Hands-on: Acer Predator Triton 700 review
I have recently had problems burning CDs.
At first I was getting an error message (cannot recall what it said right now) and then after apparently burning successfully, there is nothing on the disc.
I am using CD BurnerXP Pro3,I am trying to clean up my HD by moving rubbish and image files onto CDs,and am now unable to it.
I am using Win 98.
I have uninstalled (repaired) the program, checked the drives, reinstalled drivers, all the normal suspects.
Any clues what I do next?
Do lasers just die like that?
What you are saying makes sense....but why does it tell me it has written the disc?
I am supposing it is doing its side of the business but the laser is letting it down?
Didn't want to have to change it right now....but if that is the general concensus.....will have to.
First of all check the disk in another PC to prove there is nothing on it.
What sort of disks are you using CD r / CD rw
have yo finalised the disks?
Check the Drive with a Different Data Ribbon Cable
Unless you burn to the max capacity, you can usually see, visually, whether anything has been burned. Different shading by reflected light.
Yes, lasers do die. They work at quite high power when burning and do eventually die without much warning. Unless you have set the software to verify the data it is probably just telling you that it has completed the burn process. Although there are other possibilities I think a dead laser is the most likely. Try the other suggestions before buying a new drive though.
I am using CD rw which are not finalised.
I have not checked on another PC but have had a look on both CD drives and can "see" content on other discs on both drives.I wouldn't know how to "see" if the disc has burnt or not, I dont do this thing very often.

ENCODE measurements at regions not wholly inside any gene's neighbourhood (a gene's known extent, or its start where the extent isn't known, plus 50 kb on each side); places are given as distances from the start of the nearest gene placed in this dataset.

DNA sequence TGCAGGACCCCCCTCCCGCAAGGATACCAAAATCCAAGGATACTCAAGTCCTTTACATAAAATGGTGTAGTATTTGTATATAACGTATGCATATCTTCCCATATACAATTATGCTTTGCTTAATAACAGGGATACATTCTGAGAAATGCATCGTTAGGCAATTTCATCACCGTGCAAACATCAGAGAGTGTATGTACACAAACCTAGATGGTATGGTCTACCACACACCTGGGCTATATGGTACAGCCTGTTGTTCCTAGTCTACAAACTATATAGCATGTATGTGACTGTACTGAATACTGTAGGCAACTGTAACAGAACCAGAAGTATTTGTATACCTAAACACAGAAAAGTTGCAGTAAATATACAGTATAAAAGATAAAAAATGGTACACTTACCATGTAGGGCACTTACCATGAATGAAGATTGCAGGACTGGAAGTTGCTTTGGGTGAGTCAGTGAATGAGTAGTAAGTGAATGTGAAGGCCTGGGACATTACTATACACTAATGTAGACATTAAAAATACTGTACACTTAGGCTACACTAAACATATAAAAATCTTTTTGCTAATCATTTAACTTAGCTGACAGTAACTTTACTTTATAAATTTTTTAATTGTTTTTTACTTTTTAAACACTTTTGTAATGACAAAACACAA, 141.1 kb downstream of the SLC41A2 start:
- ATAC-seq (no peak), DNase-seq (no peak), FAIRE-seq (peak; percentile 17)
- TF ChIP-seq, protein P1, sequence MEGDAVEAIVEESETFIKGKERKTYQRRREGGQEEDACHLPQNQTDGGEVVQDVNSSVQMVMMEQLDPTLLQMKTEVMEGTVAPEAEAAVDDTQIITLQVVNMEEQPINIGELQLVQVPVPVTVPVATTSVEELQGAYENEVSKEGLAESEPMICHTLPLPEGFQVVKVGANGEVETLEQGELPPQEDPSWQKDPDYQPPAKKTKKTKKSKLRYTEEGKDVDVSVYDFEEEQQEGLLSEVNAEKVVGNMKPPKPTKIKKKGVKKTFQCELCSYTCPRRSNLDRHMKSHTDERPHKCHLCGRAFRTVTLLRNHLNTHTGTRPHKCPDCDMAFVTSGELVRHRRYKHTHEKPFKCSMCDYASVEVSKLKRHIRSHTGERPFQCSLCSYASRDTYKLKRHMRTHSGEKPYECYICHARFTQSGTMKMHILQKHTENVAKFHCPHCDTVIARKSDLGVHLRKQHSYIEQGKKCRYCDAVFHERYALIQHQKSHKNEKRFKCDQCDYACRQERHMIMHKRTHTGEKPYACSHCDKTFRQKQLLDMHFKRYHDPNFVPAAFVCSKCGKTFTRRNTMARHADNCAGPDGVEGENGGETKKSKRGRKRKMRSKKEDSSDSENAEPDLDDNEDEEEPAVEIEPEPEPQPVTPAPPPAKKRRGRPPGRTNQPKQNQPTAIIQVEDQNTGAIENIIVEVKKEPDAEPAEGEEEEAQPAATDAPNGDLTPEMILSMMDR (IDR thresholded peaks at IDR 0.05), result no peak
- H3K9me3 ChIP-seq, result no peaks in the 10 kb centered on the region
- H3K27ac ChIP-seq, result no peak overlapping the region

I was hoping that it might just want to be cleaned.
Would trying different data cables mean buying some?
If so it would be just as well to go for the new drive?
Many thanks so far.
CD-RW disks are very much less reflective than a CD-R disk (which is why using them in multisession mode is preferable to rewritable versions).
It could be that the drive can't read the disks even though it may have burned them.
Try the disks in a different system first to see if they work before ditching the drive.
Does the drive read CD-Rs, CD-ROMs or audio disks (different laser)?
Hi geoff47. A CD-R that has been written on will look different over the written area because the dye has been distorted by the laser. remember that a CD is written from the centre outwards. You will need to look carefully because the change is quite subtle. An IDE cable isn't expensive, this is the Ebuyer cable click here, but postage will be extra. Your local computer shop will be more expensive - but post free. If you have a spare position on an IDE cable on your computer, you could try that, but may then have to change the link on the drive to Master or Slave as appropriate.
The CD-R drive I linked to above is the OEM version, so it will be shipped without cables or screws, a retail version will be a few pounds more and for either you will also have to add postage, which for a heavy device such as a CD drive will be about £6.
I very much doubt that cleaning will help.
One other point, if the rewriter is an older model, it may not be able to write/read disks capable of recording at higher speeds.
Sometimes a firmware upgrade will suffice to overcome this point; try the manufacturer's website for information in the Support section.
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